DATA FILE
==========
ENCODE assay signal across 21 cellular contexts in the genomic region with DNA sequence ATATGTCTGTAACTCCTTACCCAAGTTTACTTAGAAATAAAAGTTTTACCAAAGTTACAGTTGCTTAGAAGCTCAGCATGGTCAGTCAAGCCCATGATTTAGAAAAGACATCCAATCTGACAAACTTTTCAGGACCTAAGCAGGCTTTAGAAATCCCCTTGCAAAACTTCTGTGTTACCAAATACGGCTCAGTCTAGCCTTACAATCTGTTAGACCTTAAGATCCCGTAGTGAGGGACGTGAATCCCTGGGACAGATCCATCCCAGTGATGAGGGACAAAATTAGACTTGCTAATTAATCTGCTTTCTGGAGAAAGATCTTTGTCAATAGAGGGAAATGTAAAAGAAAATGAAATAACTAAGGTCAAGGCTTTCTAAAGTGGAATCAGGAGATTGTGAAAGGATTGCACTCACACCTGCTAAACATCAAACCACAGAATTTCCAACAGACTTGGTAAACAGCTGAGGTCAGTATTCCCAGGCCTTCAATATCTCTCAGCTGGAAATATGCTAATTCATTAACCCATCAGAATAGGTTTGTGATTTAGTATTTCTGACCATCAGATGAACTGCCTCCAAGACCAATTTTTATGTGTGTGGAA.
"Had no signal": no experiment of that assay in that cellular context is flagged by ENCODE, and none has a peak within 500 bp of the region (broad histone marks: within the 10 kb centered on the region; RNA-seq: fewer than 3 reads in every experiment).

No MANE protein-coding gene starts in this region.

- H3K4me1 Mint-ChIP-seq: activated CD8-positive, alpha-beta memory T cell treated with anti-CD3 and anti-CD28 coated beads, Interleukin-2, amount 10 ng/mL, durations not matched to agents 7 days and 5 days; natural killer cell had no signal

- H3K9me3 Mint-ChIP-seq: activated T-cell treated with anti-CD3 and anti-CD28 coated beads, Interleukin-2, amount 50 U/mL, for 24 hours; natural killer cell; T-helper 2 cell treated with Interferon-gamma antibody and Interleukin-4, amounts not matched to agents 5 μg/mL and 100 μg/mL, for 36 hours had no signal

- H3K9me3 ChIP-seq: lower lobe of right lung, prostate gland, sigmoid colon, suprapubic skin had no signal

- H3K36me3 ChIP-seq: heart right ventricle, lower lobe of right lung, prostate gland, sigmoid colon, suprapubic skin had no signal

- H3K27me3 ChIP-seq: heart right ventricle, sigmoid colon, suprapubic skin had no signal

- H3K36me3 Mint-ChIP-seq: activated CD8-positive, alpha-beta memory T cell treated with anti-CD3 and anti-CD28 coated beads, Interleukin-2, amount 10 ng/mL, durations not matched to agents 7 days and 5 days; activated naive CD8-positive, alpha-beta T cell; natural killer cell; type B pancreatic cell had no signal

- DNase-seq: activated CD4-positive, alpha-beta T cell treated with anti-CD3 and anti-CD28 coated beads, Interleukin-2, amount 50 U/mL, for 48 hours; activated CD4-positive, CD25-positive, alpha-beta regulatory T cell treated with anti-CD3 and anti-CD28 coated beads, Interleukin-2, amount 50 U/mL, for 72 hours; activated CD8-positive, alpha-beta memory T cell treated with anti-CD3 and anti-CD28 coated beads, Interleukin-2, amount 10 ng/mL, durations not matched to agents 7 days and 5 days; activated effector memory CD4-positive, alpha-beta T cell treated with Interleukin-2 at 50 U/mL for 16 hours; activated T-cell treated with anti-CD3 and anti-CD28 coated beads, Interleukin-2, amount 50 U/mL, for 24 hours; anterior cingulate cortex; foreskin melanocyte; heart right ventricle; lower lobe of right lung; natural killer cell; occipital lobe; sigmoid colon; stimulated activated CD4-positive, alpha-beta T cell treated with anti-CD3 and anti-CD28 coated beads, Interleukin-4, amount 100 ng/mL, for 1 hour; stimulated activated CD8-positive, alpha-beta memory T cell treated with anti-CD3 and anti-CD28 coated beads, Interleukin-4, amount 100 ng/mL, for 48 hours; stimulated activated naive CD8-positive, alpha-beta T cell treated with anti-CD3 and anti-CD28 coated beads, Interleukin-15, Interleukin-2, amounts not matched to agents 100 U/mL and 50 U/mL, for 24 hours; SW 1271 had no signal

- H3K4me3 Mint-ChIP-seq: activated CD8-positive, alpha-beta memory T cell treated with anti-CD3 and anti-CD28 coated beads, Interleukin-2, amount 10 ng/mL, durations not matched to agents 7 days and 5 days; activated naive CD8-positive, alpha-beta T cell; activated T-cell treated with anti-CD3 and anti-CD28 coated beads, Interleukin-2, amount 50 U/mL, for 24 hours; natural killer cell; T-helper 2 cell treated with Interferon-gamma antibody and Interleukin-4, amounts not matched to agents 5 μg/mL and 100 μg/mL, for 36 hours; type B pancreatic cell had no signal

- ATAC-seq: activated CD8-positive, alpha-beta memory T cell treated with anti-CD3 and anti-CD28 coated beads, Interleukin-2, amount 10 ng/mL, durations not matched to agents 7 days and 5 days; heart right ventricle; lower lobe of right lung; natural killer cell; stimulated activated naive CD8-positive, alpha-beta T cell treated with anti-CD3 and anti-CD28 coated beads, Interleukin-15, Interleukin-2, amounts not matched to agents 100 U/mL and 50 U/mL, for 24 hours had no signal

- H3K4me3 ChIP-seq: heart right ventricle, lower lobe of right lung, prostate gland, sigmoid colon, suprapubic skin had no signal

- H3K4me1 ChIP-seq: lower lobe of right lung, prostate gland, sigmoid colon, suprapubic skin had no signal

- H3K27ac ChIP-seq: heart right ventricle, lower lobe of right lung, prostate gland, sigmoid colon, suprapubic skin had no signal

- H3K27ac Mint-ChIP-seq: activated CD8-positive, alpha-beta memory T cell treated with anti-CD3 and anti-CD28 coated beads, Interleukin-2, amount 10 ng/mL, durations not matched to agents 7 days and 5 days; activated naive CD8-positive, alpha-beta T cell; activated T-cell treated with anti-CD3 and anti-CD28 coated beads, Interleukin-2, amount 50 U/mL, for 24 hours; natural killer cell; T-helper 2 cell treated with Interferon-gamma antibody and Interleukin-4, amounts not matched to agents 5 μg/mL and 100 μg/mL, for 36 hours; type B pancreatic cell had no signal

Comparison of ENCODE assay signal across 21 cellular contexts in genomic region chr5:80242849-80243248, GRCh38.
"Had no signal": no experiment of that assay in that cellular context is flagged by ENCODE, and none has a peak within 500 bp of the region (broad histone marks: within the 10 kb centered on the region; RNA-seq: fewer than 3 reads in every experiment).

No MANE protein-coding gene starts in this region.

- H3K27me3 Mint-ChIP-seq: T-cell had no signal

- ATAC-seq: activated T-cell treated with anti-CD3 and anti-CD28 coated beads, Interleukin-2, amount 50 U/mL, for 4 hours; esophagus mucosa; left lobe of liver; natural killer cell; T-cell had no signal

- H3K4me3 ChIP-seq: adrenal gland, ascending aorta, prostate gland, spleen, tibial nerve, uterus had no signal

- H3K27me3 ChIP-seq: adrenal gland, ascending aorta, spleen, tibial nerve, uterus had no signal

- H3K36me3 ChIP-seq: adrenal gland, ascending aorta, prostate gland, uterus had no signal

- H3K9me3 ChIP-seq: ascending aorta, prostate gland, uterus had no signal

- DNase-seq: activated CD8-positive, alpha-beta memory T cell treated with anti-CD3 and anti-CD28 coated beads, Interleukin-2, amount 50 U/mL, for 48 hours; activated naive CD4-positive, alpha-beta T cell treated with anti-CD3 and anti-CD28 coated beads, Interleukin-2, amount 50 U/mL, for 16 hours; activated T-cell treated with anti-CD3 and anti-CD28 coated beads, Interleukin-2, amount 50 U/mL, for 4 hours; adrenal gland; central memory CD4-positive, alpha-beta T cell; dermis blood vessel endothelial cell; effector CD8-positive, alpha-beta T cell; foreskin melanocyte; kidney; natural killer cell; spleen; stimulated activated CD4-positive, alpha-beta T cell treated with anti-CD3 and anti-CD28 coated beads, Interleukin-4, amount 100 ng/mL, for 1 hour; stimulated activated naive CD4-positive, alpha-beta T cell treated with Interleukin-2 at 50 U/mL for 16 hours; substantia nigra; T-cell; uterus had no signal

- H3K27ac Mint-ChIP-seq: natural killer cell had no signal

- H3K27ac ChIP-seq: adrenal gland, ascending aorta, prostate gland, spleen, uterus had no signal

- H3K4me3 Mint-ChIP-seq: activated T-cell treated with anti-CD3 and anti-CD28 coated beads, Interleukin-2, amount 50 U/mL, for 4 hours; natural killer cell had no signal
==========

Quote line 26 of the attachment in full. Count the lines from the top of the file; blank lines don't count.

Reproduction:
- DNase-seq: activated CD8-positive, alpha-beta memory T cell treated with anti-CD3 and anti-CD28 coated beads, Interleukin-2, amount 50 U/mL, for 48 hours; activated naive CD4-positive, alpha-beta T cell treated with anti-CD3 and anti-CD28 coated beads, Interleukin-2, amount 50 U/mL, for 16 hours; activated T-cell treated with anti-CD3 and anti-CD28 coated beads, Interleukin-2, amount 50 U/mL, for 4 hours; adrenal gland; central memory CD4-positive, alpha-beta T cell; dermis blood vessel endothelial cell; effector CD8-positive, alpha-beta T cell; foreskin melanocyte; kidney; natural killer cell; spleen; stimulated activated CD4-positive, alpha-beta T cell treated with anti-CD3 and anti-CD28 coated beads, Interleukin-4, amount 100 ng/mL, for 1 hour; stimulated activated naive CD4-positive, alpha-beta T cell treated with Interleukin-2 at 50 U/mL for 16 hours; substantia nigra; T-cell; uterus had no signal